Monday, August 31, 2009

The fall of Kokang raises questions

Shanland - After three days of heavy fighting, 27-29 August, the bulk of the anti-Naypyitaw Myanmar National Democratic Alliance Army (MNDAA), the name given to their armed force by the Kokang, moved yesterday into China where they were disarmed by the People’s Liberation Army (PLA).

The biggest question raised by the fall of Qingsuihe (Chinshwehaw), opposite Namteuk (Namtit), where the Kokang’s strongest ally United Wa State Army (UWSA)’s 318th Division is headquartered, may be: What were the Wa doing when the Kokang were being attacked at Qingsuihe?

At first, both the Wa and other sources reported that at least 500 UWSA fighters had been deployed to assist the embattled Kokang. However, on the 29 August evening, the Wa source told SHAN Qingsuihe had fallen, as the UWSA had decided only to make a stand along the Namting that forms as a boundary between Wa and Kokang territories in order to prevent any spillovers from the fighting.

What happened to the ‘all for one and one for all’ agreement reached earlier among the Wa, Kokang and Mongla? SHAN asked. But Panghsang has yet to answer the question, which has naturally prompted more questions:

• How strong is the Peace and Democracy Front (PDF), now that it has done practically nothing against the Burma Army’s attack on Kokang?

• Now that the UWSA has allowed Kokang its northern ally to go, is it ready to let go other allies, namely the Shan State Army (SSA) ‘North’ in the west and Mongla aka National Democratic Alliance Army-Eastern Shan State (NDAA) too?

• Does it think the UWSA will be able to make a lone stand against the Burma Army, after its allies have gone?

• What was China’s role in the Kokang debacle? Has the UWSA been advised that the Burma Army will not be allowed to make further attacks against it and its remaining allies?

Kokang’s deposed leader Peng Jiasheng has also voiced similar doubts in his special statement issued late in the evening of 28 August, a day before Qingsuihe’s fall:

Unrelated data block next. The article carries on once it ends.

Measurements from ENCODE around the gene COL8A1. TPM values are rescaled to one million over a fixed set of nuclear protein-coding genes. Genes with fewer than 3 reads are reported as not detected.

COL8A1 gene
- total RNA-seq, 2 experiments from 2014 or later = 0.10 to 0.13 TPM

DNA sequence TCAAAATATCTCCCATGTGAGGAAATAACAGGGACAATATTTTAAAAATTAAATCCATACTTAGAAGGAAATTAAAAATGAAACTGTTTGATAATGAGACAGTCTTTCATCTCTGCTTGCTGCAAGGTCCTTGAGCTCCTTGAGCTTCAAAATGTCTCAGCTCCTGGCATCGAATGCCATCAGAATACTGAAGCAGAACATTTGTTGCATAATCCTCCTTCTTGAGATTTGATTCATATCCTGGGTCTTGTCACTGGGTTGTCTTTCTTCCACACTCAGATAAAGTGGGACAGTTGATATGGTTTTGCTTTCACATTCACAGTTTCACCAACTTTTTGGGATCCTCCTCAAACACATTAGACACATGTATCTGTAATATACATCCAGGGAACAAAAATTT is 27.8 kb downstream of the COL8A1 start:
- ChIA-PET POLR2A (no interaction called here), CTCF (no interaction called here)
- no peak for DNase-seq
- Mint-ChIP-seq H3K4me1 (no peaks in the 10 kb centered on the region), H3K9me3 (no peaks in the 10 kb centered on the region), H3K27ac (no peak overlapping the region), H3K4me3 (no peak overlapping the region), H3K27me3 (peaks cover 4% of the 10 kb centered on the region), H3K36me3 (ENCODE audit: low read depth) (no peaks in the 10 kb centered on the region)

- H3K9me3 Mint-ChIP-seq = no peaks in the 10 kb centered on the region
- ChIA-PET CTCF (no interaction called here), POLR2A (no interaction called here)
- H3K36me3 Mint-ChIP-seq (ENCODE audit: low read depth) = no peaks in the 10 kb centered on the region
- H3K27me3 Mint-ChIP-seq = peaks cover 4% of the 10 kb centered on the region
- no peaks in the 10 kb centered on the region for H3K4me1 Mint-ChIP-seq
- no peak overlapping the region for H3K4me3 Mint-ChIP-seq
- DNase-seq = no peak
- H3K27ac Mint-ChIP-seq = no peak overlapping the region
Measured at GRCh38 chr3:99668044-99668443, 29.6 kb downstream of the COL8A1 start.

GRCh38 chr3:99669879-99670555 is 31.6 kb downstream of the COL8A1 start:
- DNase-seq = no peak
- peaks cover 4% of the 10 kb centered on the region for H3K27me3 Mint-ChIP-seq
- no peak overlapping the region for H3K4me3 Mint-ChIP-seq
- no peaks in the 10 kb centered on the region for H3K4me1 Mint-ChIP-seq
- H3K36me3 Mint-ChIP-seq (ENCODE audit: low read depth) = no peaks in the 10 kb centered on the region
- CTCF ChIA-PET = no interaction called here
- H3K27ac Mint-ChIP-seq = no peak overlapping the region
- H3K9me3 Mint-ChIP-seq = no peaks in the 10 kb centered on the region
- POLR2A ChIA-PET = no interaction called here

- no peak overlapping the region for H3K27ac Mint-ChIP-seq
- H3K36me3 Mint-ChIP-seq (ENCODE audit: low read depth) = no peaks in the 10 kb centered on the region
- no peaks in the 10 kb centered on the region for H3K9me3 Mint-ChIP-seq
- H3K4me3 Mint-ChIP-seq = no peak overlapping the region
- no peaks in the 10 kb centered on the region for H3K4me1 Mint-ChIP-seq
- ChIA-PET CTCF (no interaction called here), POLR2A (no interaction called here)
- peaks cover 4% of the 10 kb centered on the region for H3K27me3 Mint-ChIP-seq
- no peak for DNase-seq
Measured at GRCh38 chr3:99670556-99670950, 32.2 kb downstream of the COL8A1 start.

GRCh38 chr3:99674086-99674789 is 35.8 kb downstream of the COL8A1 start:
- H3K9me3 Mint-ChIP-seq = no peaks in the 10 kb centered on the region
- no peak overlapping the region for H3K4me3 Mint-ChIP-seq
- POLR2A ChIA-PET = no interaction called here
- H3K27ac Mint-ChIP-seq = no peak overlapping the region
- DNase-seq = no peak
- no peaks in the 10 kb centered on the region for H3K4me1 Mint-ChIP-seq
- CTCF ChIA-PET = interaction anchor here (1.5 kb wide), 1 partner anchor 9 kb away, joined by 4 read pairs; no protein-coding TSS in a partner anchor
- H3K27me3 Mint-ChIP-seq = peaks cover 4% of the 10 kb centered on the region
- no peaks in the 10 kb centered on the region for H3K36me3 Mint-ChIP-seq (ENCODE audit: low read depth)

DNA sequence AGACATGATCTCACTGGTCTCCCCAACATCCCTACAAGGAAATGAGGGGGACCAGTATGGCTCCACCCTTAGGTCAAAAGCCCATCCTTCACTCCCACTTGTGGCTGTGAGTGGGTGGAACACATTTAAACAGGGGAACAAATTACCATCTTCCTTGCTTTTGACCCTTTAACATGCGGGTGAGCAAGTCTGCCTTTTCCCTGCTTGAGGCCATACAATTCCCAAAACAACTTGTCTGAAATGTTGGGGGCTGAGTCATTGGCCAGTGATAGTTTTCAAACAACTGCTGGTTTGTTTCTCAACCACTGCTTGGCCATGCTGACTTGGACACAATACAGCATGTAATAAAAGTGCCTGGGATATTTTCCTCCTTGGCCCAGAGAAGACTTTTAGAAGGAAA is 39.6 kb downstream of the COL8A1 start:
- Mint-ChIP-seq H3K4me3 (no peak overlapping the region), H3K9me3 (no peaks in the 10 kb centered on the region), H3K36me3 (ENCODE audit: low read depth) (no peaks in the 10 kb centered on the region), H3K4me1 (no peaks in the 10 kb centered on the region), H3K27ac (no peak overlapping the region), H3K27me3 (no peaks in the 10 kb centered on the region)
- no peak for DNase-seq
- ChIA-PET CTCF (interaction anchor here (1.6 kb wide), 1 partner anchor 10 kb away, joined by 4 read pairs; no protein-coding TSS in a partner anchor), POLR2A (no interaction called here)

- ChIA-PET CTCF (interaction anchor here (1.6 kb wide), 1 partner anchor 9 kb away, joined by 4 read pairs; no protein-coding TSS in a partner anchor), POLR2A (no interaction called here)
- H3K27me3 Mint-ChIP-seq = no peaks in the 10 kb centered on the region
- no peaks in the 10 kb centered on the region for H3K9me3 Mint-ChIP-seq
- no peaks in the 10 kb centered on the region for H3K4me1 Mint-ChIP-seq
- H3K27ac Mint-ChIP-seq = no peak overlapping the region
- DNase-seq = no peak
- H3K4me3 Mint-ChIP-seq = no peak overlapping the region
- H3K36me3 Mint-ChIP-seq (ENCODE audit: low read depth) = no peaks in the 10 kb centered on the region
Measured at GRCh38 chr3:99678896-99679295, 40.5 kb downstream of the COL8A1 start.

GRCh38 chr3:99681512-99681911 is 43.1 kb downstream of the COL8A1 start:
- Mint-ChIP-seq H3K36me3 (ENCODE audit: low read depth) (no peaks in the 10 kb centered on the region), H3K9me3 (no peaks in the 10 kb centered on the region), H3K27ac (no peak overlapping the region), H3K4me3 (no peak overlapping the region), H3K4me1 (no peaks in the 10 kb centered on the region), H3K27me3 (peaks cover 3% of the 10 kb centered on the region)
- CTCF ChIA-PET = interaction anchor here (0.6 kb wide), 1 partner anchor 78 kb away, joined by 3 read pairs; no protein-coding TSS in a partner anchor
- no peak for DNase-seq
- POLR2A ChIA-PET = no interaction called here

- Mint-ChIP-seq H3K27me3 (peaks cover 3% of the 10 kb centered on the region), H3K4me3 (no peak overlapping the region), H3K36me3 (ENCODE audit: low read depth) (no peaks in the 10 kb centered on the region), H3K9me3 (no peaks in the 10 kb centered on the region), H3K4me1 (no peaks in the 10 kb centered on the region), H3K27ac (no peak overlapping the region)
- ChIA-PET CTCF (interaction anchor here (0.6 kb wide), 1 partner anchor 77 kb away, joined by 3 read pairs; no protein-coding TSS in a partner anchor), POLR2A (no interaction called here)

• We have vowed that we would together overthrow the common enemy, the ruling military dictatorship clique. I request that we put our vow into practice starting today.

• If the Kokang force has been swallowed, the other allies armed forces will also be swallowed not long after. We therefore request you to counter attack the SPDC forces starting today.

Another big question arose when a report by a usually reliable source said that the mutiny in early August against Kokang’s supreme leader Peng Jiasheng was masterminded by a Liu Guoxi, a disgruntled member of the Kokang leadership, in cooperation with the deputy police of Burma.

With details lacking, SHAN as yet has no way to confirm the report, though Liu has been known in the past to be a colleague of Mong Hsala, the leader of now defunct Mongkoe Defense Army (MDA). MDA went into oblivion and its top leaders either jailed or executed in 2000 by the Burma Army during a mutiny against Mong Hsala.

Granted that the report is true, questions arise:

• Are there more Liu Guoxis among the ranks of the UWSA and its allied armies?

• Is the Burma Army in cahoots with them?

• Wei Xuegang, Commander of the UWSA’s Thai-border based 171st Military Region, is said to be close to Prime Minister Thein Sein. How close are they?

At present, the questions are hard to answer.

But investigations by the media and concerned agencies in the next few weeks will find whether the ideal goal of forming a grand alliance against the hated military regime is too late or can still be a dream come true.

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